Fueled by his restored faith in humanity and inspired by Superman's selfless act, Bruce Wayne enlists the help of his newfound ally, Diana Prince, to face an even greater enemy.
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At the end of Batman v Superman: Dawn of Justice
, the DC Extended Universe put itself on a path with one inevitable destination. Now, that destination has arrived in the form of Justice League
, the superhero team-up movie that would bring DC Comics' most iconic heroes together in one cinematic adventure. This is Superman (Henry Cavill), Batman (Ben Affleck), Wonder Woman (Gal Gadot), Aquaman (Jason Momoa), The Flash (Ezra Miller), and Cyborg (Ray Fisher) all on the same screen, for the first time in a live action film.
To Justice League
's credit, the film delivers some incredible moments that meet or exceed the immense personas that surround these mythic comic book figures. Getting to see Aquaman zip through the sea or The Flash run on walls is a real treat, even if the characters themselves lack depth. And by its conclusion, Justice League
has firmly established a large DC Comics universe that reaches beyond Superman and Batman. There is a vast lore to be mined in the future standalone movies for each of these characters, and their inevitable re-team-up will be something special.
However, here in the present, Justice League
is a sloppy mess of a movie that commits some of the worst comic book movie crimes. Its villain, Steppenwolf (Ciaran Hinds), is a mix of bad CGI and lame motivation that really doesn't antagonize the Justice League much at all. He has a plan and that plan is fairly straightforward, and the Justice League is trying to stop him. He has no connection to any of the characters and barely any interaction with them. In fact, you could have swapped him with any other DC Comics villain seen thus far and the story wouldn't have lost a beat. Steppenwolf is in the movie just so DC Comics fans can say to their non-fan friends, "That's Steppenwolf."
Those who oppose Steppenwolf fair a little better, but to varying degree. Gal Gadot's Wonder Woman
is still as charismatic as ever, but it's pretty clear that her role was expanded following the success of her standalone movie. Ben Affleck's Batman still steers the DC ship if only because he is Warner Bros. most bankable icon. While Affleck is a fine Batman, arguably a more playful one in this film than BvS
, he spends a lot of time doubling for the audience. He is the character that either does a lot of the explaining or is explained to. And Superman? Well, he's definitely in the film, but talking about his character would be too much of a spoiler and might overplay his role in the film. There's a reason Cavill hasn't been a major part of the marketing.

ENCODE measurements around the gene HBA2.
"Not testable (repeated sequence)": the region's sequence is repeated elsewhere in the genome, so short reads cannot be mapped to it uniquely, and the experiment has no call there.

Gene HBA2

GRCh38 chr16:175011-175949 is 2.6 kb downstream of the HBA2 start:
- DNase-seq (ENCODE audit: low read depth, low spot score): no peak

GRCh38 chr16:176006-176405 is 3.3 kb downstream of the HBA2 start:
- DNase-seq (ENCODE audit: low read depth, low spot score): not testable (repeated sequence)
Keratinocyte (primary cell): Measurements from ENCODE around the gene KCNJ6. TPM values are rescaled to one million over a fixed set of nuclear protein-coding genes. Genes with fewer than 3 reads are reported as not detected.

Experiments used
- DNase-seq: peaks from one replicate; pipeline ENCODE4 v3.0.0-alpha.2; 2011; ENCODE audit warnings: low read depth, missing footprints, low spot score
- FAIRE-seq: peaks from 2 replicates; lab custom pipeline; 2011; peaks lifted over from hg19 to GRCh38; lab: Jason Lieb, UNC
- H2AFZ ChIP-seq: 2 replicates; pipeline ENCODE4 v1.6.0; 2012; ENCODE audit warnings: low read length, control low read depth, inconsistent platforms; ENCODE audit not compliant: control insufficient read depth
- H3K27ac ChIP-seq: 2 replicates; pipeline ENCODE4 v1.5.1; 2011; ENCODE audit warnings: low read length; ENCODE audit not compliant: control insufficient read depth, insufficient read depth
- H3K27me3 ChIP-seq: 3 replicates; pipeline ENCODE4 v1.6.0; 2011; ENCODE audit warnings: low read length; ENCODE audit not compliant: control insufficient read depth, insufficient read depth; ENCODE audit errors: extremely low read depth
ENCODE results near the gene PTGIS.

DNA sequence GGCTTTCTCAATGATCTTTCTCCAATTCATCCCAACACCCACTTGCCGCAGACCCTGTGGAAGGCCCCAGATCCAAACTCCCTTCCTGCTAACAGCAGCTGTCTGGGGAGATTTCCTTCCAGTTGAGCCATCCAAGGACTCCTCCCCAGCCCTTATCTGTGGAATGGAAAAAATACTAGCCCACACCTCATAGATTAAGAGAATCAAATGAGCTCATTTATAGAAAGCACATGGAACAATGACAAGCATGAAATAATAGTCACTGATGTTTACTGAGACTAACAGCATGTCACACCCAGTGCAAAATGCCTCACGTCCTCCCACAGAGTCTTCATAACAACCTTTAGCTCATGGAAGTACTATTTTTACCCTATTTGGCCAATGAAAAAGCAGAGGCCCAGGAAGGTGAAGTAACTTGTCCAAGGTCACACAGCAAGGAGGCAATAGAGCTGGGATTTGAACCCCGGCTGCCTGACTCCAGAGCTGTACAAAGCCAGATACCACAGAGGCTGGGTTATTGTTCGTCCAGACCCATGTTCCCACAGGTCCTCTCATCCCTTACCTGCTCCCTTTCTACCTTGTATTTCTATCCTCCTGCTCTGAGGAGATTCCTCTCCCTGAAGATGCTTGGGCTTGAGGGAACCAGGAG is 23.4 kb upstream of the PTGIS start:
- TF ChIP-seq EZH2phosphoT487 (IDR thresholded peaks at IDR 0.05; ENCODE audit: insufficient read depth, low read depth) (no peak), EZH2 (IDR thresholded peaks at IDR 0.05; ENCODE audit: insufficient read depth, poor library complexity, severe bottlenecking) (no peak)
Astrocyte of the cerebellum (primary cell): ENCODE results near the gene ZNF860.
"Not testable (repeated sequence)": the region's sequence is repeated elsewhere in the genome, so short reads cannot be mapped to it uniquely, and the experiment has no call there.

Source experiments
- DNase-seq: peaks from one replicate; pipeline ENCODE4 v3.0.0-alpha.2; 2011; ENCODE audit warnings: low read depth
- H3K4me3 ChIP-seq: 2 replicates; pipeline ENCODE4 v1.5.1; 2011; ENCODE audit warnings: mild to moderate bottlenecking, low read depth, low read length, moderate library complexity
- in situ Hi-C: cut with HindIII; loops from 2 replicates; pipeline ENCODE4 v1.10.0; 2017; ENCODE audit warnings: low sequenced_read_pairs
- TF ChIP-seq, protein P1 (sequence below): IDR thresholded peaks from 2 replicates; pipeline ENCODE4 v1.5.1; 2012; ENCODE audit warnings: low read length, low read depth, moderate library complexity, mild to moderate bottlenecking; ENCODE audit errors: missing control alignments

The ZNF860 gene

Of the new blood, Ezra Miller and Jason Momoa get the most opportunity to shine and both acquit themselves well. Miller gives The Flash/Barry Allen a manic energy that suits a universe that's known for wavering between brooding seriousness and altruistic heroism. Momoa, on the other hand, gets to be the bad boy of the group, which may not be a familiar color for Aquaman, but it works for the most part. If any character gets the short end of the stick it's Ray Fisher's Cyborg, who has zero personality and barely any chemistry with the other actors. It's not Fisher's fault, as the script does him no favors in the way it treats Cyborg as a character.
As a whole, Justice League
still has a handful of fun character moments and it's a lot easier to follow than many comic book movies these days. If you have any familiarity with these characters there are some payoffs and sequences that will give you goosebumps or slap a big smile across your face. But stepping back and looking at Justice League
as a piece of entertainment, it has too many flaws to earn a general recommendation. Those who think comic book films are too effects-heavy or too bogged down in introducing more and more characters will look at Justice League
as "Exhibit A," while DC Comics fans have likely already seen the movie and are planning to see it at least one more time this weekend. Many will say that they can't wait for the future post-Justice League, but that shouldn't overshadow the film's struggles and its shortcomings. These characters deserve a movie that matches their epic personas, but instead it's a big disappointment.
's script feels like a direct response to the criticism of the DC films that preceded it. The story sheds all of the fluff and is focused on two things: building the team and stopping the bad guy. Unfortunately, no one stopped to ask if the bad guy or his arc was interesting enough. The film also jams a lot of exposition and introductions into a 2-hour run time, so it's hard to become invested in these new characters or to be reminded of why you like the old ones. It almost feels like the Justice League
filmmakers knew this film was never going to live up to expectations, so they kept it short, avoided using any of the major DC storylines or villains, and got through all the awkward world building all at once. What that does make for is a stepping-stone from which future Justice League
films can build and improve, but it also makes this current one really hard to watch at times.
If you can look past the generic CGI backgrounds and the tired CGI henchmen, Justice League
does have those comic book moments that will have audiences cheering and smiling. The film isn't packed to the brim with them, and there is a lot of slop to sift through, but they are there. Basically, if you are a fan of any of these characters, save for Cyborg, you will get at least one fist-pumping moment. Should the final showdown where the Justice League
comes together and topples the big bad have been better? Without question. But it's still somewhat enjoyable.